I have purpose in all the decisions I make. The decisions I made for the budget this year were informed by my gut feeling as to how the money we had, which was limited this year, could achieve the best results. I remain steadfast in my view that the live register is no place for a young person under 25. What we need to have is ambition for our young people to make sure that we train them, re-educate them, reskill them or just give them the confidence to show up to avail of the jobs that are on offer.

I am acutely aware that the live register is no place for anyone, particularly those under 26. I come from the city of Limerick, which has unemployment black spots. Eight of the top ten black spots are in the city. There has been no targeted intervention that I have seen to reduce the number. The numbers do not change. The areas might change slightly but the number of black spots in Limerick does not.

The Minister has still not said when she will publish the report. She said she will look at it. She has told the Dáil on a number of occasions that the report is coming immediately. This has occurred since 2016, when the current Taoiseach, Deputy Leo Varadkar, was Minister. Who was in charge of compiling the report? How many people have been responsible for producing it? What contact has the Minister had with them? There seems to have been no sense of urgency. Has the issuing of the report been deliberately delayed? I encourage the Minister to give us the date on which she intends to publish the report. When doing so, she might as well send it on to us.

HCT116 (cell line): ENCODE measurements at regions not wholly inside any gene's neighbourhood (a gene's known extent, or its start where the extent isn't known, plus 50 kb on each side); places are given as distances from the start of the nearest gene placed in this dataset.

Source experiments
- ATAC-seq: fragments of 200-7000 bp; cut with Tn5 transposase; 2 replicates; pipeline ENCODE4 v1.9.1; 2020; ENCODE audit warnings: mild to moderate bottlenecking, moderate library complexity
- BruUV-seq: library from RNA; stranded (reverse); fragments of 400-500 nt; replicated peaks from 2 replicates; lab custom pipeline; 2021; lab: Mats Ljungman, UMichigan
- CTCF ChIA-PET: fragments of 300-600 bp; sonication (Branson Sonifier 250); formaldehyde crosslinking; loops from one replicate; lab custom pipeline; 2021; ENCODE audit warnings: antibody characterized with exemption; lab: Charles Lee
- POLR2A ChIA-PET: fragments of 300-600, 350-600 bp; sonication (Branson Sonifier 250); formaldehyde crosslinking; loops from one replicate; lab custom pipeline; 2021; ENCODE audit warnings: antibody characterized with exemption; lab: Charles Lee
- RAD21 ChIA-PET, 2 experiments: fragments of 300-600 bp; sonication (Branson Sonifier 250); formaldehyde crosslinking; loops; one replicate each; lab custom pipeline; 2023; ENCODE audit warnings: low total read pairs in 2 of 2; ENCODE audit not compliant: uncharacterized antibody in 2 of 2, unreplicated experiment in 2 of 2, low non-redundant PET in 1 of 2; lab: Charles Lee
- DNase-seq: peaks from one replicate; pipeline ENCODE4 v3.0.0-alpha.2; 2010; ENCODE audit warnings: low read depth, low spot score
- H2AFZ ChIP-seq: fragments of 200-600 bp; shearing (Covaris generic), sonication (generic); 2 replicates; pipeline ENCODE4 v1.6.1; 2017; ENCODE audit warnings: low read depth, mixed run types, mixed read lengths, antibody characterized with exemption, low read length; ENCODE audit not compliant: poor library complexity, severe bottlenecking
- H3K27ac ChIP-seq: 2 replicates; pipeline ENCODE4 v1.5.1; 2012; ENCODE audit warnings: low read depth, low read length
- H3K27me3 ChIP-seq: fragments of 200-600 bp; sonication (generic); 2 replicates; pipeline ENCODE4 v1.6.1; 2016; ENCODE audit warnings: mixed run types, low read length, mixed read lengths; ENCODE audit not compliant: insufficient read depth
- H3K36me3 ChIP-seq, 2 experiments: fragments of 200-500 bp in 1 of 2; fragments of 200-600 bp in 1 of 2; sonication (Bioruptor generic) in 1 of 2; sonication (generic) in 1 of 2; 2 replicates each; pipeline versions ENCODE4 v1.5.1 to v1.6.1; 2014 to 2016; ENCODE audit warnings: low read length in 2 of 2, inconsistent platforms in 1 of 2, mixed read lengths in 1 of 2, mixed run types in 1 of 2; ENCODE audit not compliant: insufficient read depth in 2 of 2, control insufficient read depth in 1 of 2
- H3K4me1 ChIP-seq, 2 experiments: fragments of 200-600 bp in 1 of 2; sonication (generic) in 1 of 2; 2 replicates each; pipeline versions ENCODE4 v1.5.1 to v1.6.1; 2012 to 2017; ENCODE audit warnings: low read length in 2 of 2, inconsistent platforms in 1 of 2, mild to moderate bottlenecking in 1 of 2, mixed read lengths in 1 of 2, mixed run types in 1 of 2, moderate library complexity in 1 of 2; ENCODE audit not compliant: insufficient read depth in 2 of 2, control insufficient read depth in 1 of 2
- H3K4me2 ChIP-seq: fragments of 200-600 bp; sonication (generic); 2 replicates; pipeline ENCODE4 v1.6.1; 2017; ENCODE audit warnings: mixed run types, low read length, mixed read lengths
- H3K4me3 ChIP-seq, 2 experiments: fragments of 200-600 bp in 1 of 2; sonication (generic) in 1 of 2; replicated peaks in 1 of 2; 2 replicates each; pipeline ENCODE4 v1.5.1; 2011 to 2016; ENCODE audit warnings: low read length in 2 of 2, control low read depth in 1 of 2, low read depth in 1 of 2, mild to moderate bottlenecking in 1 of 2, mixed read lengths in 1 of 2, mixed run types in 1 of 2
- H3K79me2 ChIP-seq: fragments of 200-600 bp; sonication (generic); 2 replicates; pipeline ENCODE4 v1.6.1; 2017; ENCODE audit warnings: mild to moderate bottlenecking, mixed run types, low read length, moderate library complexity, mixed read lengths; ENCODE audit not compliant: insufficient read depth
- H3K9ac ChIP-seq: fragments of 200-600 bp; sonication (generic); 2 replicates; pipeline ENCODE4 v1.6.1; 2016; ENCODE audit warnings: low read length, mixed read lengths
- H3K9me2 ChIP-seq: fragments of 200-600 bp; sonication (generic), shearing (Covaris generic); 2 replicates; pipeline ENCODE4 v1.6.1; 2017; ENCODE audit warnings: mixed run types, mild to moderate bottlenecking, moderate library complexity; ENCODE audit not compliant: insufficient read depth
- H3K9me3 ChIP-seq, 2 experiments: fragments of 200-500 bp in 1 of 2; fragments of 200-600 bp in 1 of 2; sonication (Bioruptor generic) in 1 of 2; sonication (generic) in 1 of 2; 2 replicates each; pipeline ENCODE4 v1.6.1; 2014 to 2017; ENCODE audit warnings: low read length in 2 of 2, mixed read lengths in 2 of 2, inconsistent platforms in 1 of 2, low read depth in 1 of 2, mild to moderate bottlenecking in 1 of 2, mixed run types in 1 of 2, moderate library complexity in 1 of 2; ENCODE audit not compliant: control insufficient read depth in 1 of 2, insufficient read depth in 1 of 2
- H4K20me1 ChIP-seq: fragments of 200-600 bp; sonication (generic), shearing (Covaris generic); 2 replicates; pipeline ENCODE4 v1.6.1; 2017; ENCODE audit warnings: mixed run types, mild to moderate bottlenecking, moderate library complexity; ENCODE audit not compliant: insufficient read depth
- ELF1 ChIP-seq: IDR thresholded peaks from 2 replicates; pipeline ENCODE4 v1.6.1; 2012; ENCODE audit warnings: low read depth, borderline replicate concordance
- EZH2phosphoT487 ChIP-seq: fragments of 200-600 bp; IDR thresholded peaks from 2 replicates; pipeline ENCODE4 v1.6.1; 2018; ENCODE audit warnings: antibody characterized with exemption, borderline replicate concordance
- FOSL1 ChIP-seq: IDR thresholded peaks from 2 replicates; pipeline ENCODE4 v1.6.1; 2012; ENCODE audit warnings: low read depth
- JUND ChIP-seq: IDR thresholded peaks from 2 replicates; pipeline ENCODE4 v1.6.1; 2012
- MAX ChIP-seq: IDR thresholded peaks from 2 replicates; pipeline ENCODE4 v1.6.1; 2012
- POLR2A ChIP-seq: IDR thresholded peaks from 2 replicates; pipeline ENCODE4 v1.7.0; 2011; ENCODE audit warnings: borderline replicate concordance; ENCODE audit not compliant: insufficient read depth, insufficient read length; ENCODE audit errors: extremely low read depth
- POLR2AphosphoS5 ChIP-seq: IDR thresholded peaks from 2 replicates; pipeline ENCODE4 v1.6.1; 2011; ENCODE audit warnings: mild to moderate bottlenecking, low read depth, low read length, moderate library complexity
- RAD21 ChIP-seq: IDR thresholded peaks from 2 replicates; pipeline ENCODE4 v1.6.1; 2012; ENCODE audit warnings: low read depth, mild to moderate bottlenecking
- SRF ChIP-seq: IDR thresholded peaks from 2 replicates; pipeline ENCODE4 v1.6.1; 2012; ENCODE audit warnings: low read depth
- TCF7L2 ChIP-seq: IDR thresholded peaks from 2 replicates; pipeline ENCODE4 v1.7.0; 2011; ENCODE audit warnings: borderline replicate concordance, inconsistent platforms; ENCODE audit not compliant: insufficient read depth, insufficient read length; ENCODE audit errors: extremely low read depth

To reconfirm, I received the report yesterday. I will read it between now and the weekend. I have the Social Welfare Bill to contend with this week, among other matters, as part of my schedule. I will read the report. I will meet my officials next week to discuss any of the actions that may arise from the findings in it. As soon as I have that done, I will issue it, publish it and give it to the joint committee.

We will proceed to Question No. 37.

I wish to make a brief reference to a snide reference made by the previous speaker about something my party did. Maybe we have changed our minds. After all, people do change their minds. The IRA changed its mind when it decided to stop killing people. Sinn Féin changed its mind and its members decided to take seats in this House. I wish they would do it in Westminster in return for the salaries and expenses.

We do not take the salary and expenses-----

George Bernard Shaw said changing one's mind means one is wiser today than yesterday.

This is not about George Bernard Shaw.

I just had to respond to that.